The broad, long-term objective of this proposal is to define the mechanism by which the chemokine SDF1 through activation of its receptor CXCR4, contributes to the revascularization of the regenerating lungs. In particular, we plan to determine as to how left lung pnueomonectomy through upregulation of SDF-1 supports the mobilization and incorporation of pro-angiogenic CXCR4+VEGFR1+ hematopoietic cells thereby promoting neo-angiogenesis of the regenerating right lung. We have shown that VEGF family of angiogenic factors promote recruitment of CD133+VEGFR2+ vascular progenitor cells from bone marrow (BM) to the neo-vessels. Signaling through VEGFR2 is essential for the proliferation and differentiation of vascular progenitors. We have also demonstrated that functional VEGFR1 and CXCR4 are co-expressed on the subsets of hematopoietic progenitors cells, supporting mobilization of these cells from the BM's microenvironment. Recruitment of pro-angiogenic CXCR4+VEGFR1+ cells to the regenerating vessels facilitates incorporation of VEGFR2 into functional vasculature. Mobilization and incorporation of BM-derived progenitor cells is a dynamic process and requires activation of a cascade of molecular events that drives recruitment of these cells from unique BM niches. Angiogenic factors, including Placental Growth Factor (P1GF), which exclusively signals through VEGFR1, induce expression of metalloproteinase-9 (MMP-9), which in turn promote the release of soluble Kit-ligand (sKitL, stem cell factor). Increase in bio-available sKitL enhances cycling and morility of CXCR4+VEGFR1+ cells, setting up the stage for mobilization to the circulation. We have preliminary evidence demonstrating that in mice, left lung pneumonectomy results in mobilization and incorporation of hemangiogenic progenitor cells into regenerating lung. Based on these studies, we hypothesize that the regenerating lung through plasma elevation of SDF-1 and VEGFs support the recruitment of marrow derived pro-angiogenic CXCR4+VEGFR1+ hematopoietic cells thereby facilitating incorporation of VEGFR2+ endothelial cells into functional regenerating lung vasculature. This hypothesis will be tested through studying the following specific aims: 1) Determine the temporal, and spatial recruitment patterns and functional contribution of CXCR4+VEGFR1+ progenitors during lung regeneration and compare their incorporation pattern into mice with diminished hemangiogenic potential including, Idl^TdS""""""""'"""""""", P1GF""""""""'"""""""", VEGF^/"""""""", and VEGFigg""""""""'"""""""" mice. 2) Assess the physiological significance of SDF-1 and VEGFs in accelerating lung revascularization through recruitment of CXCR4+VEGFR1+ cells. 3) Evaluate the contribution of BM-derived VEGFR2+, and VEGFR1+CXCR4+ cells to revascularization during lung regeneration. The proposed studies will take advantage of the expertise of Dr. RG Crystal (PI) in lung regeneration and emphysema models and the applicant's experience in hematopoiesis and endothelial cell biology to define the mechanism and identify molecular mediators that support recruitment of CXCR4+VEGFR1+ progenitors thereby supporting regeneration of pulmonary vasculature. These studies will lay the foundation for designing clinical protocols to deliver BM derived cells, including CXCR4-t-VEGFRl+ and VEGFR2+ cells, or to introduce SDF-1 and angiogenic factors, to enhance lung revascularization in patients suffering from emphysema and COPD.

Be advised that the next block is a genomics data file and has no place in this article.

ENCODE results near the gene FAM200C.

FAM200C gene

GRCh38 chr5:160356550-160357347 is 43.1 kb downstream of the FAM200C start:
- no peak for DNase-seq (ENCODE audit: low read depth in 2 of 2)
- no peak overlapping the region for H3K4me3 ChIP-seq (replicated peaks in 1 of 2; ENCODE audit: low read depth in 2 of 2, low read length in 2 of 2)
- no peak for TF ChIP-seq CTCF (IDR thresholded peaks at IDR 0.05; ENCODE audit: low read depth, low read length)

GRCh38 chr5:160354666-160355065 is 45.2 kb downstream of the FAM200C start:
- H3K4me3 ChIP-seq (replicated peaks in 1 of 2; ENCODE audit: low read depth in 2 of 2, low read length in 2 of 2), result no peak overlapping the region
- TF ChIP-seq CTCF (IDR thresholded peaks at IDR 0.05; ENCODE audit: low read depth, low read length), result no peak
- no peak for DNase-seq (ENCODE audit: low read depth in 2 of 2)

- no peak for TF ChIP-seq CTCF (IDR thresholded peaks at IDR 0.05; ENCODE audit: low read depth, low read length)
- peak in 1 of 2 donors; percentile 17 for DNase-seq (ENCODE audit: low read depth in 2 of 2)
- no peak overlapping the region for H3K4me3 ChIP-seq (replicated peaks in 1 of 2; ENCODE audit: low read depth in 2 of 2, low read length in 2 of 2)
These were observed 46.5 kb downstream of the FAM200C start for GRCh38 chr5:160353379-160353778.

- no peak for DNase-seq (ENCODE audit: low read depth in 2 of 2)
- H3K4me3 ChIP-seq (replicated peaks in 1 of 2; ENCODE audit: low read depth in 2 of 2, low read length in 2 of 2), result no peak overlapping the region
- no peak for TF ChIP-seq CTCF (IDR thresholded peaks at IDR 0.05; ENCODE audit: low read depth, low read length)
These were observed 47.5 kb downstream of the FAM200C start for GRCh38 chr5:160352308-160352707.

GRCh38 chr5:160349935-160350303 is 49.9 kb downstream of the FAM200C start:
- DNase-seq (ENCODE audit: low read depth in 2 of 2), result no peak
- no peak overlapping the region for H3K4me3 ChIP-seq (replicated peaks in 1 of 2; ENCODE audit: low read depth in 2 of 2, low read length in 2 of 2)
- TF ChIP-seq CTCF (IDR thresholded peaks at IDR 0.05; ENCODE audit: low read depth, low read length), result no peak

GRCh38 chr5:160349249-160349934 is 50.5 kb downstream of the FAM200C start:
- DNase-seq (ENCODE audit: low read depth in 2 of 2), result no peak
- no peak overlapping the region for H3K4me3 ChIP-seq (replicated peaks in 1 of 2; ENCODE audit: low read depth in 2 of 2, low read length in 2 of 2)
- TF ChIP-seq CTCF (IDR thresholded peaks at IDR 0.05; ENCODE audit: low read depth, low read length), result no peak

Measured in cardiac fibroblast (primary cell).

Agency
National Institute of Health (NIH)
Institute
National Heart, Lung, and Blood Institute (NHLBI)
Type
Specialized Center (P50)
Project #
5P50HL084936-05
Application #
8234982
Study Section
Special Emphasis Panel (ZHL1)
Project Start
Project End
Budget Start
2011-01-01
Budget End
2011-12-31
Support Year
5
Fiscal Year
2011
Total Cost
$420,000
Indirect Cost
Name
Weill Medical College of Cornell University
Department
Type
DUNS #
060217502
City
New York
State
NY
Country
United States
Zip Code
10065
Strulovici-Barel, Yael; Staudt, Michelle R; Krause, Anja et al. (2016) Persistence of circulating endothelial microparticles in COPD despite smoking cessation. Thorax 71:1137-1144
Barjaktarevic, Igor Z; Crystal, Ronald G; Kaner, Robert J (2016) The Role of Interleukin-23 in the Early Development of Emphysema in HIV1(+) Smokers. J Immunol Res 2016:3463104
Harvey, Ben-Gary; Strulovici-Barel, Yael; Kaner, Robert J et al. (2015) Risk of COPD with obstruction in active smokers with normal spirometry and reduced diffusion capacity. Eur Respir J 46:1589-1597
Gomi, Kazunori; Arbelaez, Vanessa; Crystal, Ronald G et al. (2015) Activation of NOTCH1 or NOTCH3 signaling skews human airway basal cell differentiation toward a secretory pathway. PLoS One 10:e0116507
Wang, Guoqing; Wang, Rui; Strulovici-Barel, Yael et al. (2015) Persistence of smoking-induced dysregulation of miRNA expression in the small airway epithelium despite smoking cessation. PLoS One 10:e0120824
Walters, Matthew S; De, Bishnu P; Salit, Jacqueline et al. (2014) Smoking accelerates aging of the small airway epithelium. Respir Res 15:94
Hessel, Justina; Heldrich, Jonna; Fuller, Jennifer et al. (2014) Intraflagellar transport gene expression associated with short cilia in smoking and COPD. PLoS One 9:e85453
Shaykhiev, Renat; Crystal, Ronald G (2014) Early events in the pathogenesis of chronic obstructive pulmonary disease. Smoking-induced reprogramming of airway epithelial basal progenitor cells. Ann Am Thorac Soc 11 Suppl 5:S252-8
Brekman, Angelika; Walters, Matthew S; Tilley, Ann E et al. (2014) FOXJ1 prevents cilia growth inhibition by cigarette smoke in human airway epithelium in vitro. Am J Respir Cell Mol Biol 51:688-700
Gao, Chuan; Tignor, Nicole L; Salit, Jacqueline et al. (2014) HEFT: eQTL analysis of many thousands of expressed genes while simultaneously controlling for hidden factors. Bioinformatics 30:369-76

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